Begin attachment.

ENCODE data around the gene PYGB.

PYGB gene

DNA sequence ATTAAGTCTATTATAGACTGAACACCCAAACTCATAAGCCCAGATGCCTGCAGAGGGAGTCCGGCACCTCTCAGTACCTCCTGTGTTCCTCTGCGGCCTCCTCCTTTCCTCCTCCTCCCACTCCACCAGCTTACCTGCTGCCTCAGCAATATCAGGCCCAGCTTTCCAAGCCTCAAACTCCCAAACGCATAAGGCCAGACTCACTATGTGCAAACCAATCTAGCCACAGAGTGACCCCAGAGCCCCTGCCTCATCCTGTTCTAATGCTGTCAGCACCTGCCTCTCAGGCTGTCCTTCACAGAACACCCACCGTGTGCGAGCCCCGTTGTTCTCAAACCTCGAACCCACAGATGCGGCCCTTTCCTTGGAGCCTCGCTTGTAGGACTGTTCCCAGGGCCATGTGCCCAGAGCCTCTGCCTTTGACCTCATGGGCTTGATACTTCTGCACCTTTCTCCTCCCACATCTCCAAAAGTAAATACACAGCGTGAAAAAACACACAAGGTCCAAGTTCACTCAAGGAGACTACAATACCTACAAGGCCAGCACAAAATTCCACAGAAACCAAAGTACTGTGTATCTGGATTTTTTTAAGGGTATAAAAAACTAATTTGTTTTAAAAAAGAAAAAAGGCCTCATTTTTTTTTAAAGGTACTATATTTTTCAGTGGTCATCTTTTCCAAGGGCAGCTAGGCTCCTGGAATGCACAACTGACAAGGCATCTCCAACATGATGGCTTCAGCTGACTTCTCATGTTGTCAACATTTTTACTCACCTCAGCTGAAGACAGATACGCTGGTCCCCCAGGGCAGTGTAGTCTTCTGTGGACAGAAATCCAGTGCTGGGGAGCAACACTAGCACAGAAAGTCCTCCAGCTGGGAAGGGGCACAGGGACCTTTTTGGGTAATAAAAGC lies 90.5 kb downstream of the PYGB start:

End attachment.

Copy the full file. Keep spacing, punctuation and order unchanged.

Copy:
ENCODE data around the gene PYGB.

PYGB gene

DNA sequence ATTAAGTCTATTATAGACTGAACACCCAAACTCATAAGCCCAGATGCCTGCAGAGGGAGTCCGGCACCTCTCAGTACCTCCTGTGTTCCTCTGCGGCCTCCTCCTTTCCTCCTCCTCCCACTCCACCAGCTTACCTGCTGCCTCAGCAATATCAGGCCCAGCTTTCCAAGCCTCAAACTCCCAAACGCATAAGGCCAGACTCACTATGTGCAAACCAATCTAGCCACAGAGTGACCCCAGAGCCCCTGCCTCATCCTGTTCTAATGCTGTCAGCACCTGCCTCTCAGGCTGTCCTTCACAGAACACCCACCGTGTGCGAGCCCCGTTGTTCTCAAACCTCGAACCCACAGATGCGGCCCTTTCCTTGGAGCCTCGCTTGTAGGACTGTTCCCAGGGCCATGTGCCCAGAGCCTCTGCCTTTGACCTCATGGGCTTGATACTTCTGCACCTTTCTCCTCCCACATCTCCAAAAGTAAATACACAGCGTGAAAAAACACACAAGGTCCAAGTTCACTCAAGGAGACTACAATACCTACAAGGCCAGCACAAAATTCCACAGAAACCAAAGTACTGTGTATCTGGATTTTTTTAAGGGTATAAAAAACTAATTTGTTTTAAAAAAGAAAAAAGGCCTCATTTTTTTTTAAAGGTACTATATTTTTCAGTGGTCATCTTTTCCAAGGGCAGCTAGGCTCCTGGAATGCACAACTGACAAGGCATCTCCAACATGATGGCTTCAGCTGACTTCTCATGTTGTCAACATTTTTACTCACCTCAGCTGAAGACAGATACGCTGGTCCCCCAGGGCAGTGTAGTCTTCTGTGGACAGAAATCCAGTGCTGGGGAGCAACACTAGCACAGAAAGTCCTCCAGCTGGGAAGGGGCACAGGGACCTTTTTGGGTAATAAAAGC lies 90.5 kb downstream of the PYGB start: